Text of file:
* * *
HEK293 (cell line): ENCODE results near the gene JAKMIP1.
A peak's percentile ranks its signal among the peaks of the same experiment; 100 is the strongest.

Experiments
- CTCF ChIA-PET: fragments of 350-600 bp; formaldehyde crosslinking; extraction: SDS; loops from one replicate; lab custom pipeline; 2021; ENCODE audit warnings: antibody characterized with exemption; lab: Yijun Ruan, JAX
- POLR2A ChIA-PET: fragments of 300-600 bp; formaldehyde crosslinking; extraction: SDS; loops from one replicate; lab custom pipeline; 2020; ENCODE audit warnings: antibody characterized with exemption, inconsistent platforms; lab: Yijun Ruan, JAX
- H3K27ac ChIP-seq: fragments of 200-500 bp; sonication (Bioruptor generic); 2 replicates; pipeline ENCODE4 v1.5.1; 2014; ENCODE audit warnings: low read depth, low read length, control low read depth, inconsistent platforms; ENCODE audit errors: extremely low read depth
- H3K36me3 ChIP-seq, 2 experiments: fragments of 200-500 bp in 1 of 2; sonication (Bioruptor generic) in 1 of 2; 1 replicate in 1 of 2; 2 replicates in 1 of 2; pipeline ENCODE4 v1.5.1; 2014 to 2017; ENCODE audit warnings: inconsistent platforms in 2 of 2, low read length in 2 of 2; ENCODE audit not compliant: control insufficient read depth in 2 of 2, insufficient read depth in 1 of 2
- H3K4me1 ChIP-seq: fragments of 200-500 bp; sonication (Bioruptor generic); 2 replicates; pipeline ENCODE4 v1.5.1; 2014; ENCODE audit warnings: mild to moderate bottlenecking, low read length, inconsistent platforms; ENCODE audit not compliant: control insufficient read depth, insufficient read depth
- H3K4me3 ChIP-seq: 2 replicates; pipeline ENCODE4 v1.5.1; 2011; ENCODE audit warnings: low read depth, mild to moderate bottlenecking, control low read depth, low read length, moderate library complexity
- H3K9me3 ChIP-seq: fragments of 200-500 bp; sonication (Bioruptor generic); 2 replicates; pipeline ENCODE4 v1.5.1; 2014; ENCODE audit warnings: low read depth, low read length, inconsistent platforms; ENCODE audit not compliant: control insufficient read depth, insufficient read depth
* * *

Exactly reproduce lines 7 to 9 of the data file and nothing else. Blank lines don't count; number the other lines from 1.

- H3K36me3 ChIP-seq, 2 experiments: fragments of 200-500 bp in 1 of 2; sonication (Bioruptor generic) in 1 of 2; 1 replicate in 1 of 2; 2 replicates in 1 of 2; pipeline ENCODE4 v1.5.1; 2014 to 2017; ENCODE audit warnings: inconsistent platforms in 2 of 2, low read length in 2 of 2; ENCODE audit not compliant: control insufficient read depth in 2 of 2, insufficient read depth in 1 of 2
- H3K4me1 ChIP-seq: fragments of 200-500 bp; sonication (Bioruptor generic); 2 replicates; pipeline ENCODE4 v1.5.1; 2014; ENCODE audit warnings: mild to moderate bottlenecking, low read length, inconsistent platforms; ENCODE audit not compliant: control insufficient read depth, insufficient read depth
- H3K4me3 ChIP-seq: 2 replicates; pipeline ENCODE4 v1.5.1; 2011; ENCODE audit warnings: low read depth, mild to moderate bottlenecking, control low read depth, low read length, moderate library complexity